|In the Monster, before the savage burn kicked in.|
That night we watched the sunset from our bivy in the Alcove. 20 pitches up El Capitan with two great friends and everything still to play for for the free ascent; I felt comfortable in the knowledge that I wouldn’t rather be anywhere else in the world. We brought the Hitch-Hikers Guide to the Galaxy and took turns reading a chapter aloud. I enjoyed doing the voice of Marvin, the depressed robot.
The next day we opted to tactically rest in the shade of the Alcove for most of the day and go up and try the “Huber pitch” in the evening. Inspired by our friend Oli’s video we screamed “THE GREEEEEN DRAGON” at the tourist buses in the valley half a mile below.
The Huber pitch is graded 5.13a or 7c+, a crazy dynamic boulder sequence, smack in the center of the 1000m face, amazing! A tiny, razor crimp and a rockover on a smear allow you to reach “the sugar-loaf”, a kind of scrittly sloper-sidepull. The problem is there aren’t any footholds in the right place to be comfortable on it. From here you have to make the “ninja-kick” move to a smear on the opposite wall of a dihedral.
|Photo by Jacob Bodkin|
Sometimes on climbs that are right at my limit, I get this feeling that I’m watching myself climb from outside my body. What I love about big wall free-climbing is how good it is at inducing this state of focus. In the cool evening air my fingertips bit into the crimp, I could hear my fingernails scrape against the wall behind. The empty air beneath my feet faded into the background, I focused on my breathing and let my body climb, it knew how to do this. I came to from the trance to the sound of Bron and Chris whooping from the belay below me, I’d done it! Chris put in a sterling performance getting the pitch third go, his third ever 7c+, incredible.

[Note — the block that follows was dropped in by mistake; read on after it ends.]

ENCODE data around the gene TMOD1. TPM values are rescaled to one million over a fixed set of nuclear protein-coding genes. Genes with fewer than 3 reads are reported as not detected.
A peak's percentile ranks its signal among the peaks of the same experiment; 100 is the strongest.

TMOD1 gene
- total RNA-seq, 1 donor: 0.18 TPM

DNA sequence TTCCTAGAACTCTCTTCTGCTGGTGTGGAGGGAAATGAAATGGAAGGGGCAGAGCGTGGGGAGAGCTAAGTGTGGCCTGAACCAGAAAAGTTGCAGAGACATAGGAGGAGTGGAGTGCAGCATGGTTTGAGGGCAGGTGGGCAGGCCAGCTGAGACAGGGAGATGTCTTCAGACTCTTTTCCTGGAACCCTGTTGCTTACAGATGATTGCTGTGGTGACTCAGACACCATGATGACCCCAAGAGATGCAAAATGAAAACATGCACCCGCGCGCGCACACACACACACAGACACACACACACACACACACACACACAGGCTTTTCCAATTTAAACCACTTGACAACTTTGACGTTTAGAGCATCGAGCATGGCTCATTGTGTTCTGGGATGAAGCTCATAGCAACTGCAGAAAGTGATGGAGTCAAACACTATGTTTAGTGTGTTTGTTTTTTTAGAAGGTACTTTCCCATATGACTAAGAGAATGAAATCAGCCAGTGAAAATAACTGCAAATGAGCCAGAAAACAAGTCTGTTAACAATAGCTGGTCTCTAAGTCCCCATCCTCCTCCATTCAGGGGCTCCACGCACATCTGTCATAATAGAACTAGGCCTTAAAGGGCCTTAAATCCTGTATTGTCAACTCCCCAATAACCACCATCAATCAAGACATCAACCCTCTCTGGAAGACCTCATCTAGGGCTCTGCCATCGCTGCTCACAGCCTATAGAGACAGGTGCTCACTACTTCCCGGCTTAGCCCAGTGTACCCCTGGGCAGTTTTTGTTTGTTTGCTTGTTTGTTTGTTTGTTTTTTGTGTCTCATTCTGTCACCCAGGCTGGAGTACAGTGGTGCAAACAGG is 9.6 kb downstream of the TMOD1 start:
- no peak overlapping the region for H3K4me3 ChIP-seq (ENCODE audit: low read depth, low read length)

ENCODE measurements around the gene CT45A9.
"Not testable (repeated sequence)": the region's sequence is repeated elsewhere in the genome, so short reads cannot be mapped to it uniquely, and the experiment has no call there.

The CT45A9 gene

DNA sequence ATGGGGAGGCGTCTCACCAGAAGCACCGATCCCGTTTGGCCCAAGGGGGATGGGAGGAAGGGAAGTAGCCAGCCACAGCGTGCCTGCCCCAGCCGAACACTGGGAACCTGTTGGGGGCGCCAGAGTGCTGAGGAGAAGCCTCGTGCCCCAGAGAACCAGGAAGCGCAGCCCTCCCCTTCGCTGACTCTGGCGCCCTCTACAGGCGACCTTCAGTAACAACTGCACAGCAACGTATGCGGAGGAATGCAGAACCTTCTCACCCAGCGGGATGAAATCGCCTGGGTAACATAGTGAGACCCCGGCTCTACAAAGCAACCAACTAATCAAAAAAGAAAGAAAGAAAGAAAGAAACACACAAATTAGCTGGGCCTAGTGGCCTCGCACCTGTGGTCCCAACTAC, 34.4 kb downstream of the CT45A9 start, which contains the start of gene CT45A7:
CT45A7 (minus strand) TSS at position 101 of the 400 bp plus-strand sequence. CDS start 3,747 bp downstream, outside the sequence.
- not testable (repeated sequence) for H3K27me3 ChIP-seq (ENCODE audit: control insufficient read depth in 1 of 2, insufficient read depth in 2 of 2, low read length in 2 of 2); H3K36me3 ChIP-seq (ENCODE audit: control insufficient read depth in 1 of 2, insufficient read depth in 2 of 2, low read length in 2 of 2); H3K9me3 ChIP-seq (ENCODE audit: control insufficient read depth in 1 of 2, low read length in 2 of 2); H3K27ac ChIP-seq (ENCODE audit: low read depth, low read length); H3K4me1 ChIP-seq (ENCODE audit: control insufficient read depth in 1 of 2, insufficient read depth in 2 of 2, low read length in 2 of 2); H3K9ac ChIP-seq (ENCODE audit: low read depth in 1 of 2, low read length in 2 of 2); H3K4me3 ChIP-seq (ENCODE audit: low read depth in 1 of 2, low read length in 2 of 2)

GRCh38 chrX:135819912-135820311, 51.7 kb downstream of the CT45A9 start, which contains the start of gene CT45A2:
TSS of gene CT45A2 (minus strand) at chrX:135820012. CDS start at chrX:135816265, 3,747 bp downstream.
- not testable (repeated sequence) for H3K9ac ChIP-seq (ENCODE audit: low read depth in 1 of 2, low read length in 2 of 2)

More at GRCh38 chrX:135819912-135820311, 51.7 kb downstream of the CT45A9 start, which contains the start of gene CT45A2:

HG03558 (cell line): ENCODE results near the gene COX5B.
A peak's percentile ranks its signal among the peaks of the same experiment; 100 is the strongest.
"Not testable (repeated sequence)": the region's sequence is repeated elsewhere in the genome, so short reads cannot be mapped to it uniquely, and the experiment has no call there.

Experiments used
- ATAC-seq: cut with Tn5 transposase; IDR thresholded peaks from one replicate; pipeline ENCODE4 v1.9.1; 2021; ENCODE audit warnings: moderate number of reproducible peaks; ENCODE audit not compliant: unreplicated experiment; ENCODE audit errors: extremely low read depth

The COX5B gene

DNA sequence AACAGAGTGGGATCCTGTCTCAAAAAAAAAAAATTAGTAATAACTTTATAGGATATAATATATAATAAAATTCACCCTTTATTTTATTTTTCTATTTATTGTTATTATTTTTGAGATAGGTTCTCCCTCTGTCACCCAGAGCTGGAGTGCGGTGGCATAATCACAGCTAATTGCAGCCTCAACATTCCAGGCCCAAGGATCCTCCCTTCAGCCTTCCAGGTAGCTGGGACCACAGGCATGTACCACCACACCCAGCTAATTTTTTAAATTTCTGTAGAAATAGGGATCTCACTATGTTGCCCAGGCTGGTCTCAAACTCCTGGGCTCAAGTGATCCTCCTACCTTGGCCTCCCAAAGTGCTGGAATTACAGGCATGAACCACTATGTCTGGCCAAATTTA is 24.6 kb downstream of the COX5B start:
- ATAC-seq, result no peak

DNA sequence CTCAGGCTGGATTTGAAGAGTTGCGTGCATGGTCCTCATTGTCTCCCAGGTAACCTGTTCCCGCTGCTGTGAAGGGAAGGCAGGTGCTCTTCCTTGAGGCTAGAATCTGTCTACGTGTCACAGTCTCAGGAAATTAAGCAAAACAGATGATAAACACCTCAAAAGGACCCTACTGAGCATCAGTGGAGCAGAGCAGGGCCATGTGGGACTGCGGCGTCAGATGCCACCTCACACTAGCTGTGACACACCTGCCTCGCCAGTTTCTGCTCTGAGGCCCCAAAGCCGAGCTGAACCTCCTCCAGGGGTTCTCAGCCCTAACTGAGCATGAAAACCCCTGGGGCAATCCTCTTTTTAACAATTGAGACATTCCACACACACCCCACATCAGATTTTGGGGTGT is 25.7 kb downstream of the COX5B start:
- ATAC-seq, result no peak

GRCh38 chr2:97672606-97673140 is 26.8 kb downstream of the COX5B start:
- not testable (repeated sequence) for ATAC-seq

We were well into the swing of things now, our team a well-oiled big wall machine. Over the next two days we forged on towards the top, tricky pitches like “The Sewer” and “The Enduro Corners” falling by the wayside. Since Chris lead the Monster it was nice to pull my weight with the leading on some of the harder pitches up high. Chris was getting tired though. On the evening of day four he had three unsuccessful goes at seconding pitch 27, a tricky 5.12b tips layback. The next morning I could tell he was nervous, his free ascent hung in the balance. I think it’s awesome watching someone try their absolute hardest on a climb, whether it’s a 6a or a 9a. Chris clearly gave it everything and when he got the pitch on his third try of the morning team psyche was at an all time high. For some reason there’s a tradition to make monkey noises whilst climbing El Cap, we beat our chests and howled gorilla noises from the hanging belay.